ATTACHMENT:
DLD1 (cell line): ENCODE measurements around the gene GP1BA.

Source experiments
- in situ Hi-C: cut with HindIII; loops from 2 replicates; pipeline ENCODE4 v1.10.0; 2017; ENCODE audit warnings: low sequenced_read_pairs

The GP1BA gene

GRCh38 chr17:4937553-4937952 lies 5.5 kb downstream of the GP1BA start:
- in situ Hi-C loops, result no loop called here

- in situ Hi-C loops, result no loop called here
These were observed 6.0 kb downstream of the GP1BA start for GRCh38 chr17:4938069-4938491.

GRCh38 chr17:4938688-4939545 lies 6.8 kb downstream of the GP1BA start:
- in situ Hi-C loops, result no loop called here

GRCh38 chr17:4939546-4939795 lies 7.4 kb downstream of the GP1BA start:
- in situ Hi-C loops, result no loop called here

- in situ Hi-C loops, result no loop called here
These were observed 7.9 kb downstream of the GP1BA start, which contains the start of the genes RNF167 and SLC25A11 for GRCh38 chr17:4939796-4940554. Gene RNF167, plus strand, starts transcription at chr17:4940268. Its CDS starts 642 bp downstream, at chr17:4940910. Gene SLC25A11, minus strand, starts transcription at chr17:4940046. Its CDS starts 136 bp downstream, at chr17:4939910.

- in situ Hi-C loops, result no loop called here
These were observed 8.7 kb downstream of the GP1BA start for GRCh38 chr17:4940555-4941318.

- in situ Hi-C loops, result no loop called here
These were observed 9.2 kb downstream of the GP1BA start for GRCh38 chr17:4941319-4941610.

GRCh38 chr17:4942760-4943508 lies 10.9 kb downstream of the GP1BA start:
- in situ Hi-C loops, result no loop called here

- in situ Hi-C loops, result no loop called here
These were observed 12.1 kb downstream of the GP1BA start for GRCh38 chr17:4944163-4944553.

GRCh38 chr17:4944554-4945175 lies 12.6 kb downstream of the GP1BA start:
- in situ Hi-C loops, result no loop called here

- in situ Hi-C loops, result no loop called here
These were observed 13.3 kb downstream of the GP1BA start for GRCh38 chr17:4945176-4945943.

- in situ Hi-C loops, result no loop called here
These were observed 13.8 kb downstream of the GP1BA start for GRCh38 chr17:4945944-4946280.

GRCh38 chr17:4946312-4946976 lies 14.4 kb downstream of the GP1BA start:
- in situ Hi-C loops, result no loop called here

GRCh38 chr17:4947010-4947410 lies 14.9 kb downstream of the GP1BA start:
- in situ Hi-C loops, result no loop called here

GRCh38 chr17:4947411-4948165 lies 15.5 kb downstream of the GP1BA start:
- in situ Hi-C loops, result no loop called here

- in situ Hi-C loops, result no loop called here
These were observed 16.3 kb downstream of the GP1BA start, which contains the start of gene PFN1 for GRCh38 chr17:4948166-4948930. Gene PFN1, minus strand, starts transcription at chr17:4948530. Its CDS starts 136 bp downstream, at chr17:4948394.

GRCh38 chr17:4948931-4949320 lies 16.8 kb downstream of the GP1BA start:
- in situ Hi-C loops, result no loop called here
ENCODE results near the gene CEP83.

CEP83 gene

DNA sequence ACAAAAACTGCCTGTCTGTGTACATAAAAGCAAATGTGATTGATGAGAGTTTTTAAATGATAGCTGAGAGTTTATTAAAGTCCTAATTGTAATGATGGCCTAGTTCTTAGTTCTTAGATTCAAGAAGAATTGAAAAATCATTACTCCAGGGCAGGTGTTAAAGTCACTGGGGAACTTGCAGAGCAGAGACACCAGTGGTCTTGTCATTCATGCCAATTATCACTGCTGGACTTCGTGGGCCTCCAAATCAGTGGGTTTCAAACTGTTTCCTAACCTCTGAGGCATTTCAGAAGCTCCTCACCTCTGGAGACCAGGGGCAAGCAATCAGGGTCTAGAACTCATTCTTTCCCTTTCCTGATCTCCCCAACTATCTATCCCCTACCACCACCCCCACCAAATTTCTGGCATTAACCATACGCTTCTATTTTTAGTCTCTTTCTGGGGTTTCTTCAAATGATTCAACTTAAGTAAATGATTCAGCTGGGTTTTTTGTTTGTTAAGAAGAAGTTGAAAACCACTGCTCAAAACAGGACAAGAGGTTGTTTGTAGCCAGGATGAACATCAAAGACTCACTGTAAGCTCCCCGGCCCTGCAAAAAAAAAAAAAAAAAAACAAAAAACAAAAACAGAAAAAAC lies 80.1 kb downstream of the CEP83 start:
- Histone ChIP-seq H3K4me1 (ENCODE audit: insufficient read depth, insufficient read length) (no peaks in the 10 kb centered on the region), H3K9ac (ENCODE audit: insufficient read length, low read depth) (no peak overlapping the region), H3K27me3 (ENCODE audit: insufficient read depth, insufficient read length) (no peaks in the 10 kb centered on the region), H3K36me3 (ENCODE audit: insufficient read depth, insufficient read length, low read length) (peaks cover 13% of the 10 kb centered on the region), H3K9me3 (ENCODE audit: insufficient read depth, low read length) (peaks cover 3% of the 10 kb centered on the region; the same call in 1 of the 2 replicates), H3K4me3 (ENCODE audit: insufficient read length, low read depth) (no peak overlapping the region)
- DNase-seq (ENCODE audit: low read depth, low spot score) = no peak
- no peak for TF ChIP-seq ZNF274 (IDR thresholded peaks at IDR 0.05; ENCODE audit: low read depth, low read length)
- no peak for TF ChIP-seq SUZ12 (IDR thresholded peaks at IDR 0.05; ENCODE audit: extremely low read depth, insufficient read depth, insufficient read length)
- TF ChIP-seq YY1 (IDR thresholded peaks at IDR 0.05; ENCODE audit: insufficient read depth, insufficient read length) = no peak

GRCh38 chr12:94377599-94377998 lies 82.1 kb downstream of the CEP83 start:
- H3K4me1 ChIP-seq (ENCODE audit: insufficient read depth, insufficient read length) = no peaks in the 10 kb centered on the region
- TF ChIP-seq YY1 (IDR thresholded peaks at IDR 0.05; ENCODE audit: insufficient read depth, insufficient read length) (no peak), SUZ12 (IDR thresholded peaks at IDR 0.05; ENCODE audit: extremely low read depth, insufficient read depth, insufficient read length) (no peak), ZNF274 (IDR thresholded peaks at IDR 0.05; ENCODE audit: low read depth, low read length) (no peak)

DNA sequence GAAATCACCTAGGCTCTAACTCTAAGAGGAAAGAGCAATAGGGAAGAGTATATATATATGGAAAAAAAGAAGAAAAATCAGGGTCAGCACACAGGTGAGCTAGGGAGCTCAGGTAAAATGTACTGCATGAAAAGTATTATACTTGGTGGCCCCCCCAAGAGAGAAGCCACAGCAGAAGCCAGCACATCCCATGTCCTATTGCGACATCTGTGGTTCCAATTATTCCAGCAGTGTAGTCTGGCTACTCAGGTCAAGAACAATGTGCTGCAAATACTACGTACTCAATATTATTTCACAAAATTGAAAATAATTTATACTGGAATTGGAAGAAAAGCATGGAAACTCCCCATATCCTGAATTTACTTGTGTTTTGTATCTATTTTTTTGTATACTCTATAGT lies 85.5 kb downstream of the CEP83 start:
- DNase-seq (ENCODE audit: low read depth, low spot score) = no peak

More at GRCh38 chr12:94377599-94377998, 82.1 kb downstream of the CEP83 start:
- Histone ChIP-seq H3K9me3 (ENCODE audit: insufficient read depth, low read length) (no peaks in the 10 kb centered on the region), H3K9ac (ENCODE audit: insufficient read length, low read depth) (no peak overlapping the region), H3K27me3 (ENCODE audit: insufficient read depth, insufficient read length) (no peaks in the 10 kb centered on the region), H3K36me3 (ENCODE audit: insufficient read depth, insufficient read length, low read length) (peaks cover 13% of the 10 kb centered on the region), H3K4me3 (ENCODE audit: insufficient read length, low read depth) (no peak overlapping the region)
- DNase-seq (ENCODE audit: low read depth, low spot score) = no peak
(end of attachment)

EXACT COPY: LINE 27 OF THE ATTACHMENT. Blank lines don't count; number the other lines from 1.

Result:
- in situ Hi-C loops, result no loop called here